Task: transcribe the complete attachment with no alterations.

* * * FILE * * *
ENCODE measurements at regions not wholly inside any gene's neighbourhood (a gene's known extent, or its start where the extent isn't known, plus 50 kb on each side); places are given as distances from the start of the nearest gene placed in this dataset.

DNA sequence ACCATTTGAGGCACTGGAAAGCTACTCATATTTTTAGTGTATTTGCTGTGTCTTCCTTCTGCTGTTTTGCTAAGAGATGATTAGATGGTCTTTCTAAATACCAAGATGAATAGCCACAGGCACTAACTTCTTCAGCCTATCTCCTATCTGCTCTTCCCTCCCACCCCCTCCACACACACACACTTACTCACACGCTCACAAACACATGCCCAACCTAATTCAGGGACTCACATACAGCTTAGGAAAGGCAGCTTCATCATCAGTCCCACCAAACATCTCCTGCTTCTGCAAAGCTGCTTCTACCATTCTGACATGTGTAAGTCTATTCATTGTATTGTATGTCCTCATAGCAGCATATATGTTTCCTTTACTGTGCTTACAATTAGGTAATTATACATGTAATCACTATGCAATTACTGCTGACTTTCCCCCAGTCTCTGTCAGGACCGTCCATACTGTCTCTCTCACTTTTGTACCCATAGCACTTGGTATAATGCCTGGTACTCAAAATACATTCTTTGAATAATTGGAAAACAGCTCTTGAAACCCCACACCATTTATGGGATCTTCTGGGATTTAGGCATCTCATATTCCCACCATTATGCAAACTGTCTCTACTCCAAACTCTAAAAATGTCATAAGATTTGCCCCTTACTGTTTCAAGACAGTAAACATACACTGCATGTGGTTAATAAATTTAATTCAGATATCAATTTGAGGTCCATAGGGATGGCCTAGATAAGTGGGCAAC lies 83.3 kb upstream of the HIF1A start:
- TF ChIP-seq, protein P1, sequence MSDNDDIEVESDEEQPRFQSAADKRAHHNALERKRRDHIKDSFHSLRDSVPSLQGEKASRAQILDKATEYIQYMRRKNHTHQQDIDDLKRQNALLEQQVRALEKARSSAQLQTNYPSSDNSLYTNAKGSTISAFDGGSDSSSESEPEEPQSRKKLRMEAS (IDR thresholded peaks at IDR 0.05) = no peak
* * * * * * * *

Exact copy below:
ENCODE measurements at regions not wholly inside any gene's neighbourhood (a gene's known extent, or its start where the extent isn't known, plus 50 kb on each side); places are given as distances from the start of the nearest gene placed in this dataset.

DNA sequence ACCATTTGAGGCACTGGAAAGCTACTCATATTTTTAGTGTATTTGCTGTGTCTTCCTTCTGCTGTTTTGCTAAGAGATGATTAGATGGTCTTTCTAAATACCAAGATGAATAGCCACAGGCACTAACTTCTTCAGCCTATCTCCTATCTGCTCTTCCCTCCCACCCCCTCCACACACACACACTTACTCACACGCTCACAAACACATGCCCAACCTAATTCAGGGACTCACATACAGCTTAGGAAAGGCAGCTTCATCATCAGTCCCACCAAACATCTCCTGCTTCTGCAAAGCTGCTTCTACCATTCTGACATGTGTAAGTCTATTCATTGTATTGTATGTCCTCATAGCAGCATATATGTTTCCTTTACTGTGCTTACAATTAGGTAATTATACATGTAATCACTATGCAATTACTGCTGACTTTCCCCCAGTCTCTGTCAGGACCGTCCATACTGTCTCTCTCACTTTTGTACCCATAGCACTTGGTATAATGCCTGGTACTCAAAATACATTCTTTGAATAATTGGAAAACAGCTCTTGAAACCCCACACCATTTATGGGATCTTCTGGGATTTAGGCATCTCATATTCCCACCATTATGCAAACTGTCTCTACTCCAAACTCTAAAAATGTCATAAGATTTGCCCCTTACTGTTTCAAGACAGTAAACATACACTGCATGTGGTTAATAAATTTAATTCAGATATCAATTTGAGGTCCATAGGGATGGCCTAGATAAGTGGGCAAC lies 83.3 kb upstream of the HIF1A start:
- TF ChIP-seq, protein P1, sequence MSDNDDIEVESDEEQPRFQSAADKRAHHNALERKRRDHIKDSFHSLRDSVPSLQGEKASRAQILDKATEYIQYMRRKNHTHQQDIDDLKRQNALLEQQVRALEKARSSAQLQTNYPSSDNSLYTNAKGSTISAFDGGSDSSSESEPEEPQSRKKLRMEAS (IDR thresholded peaks at IDR 0.05) = no peak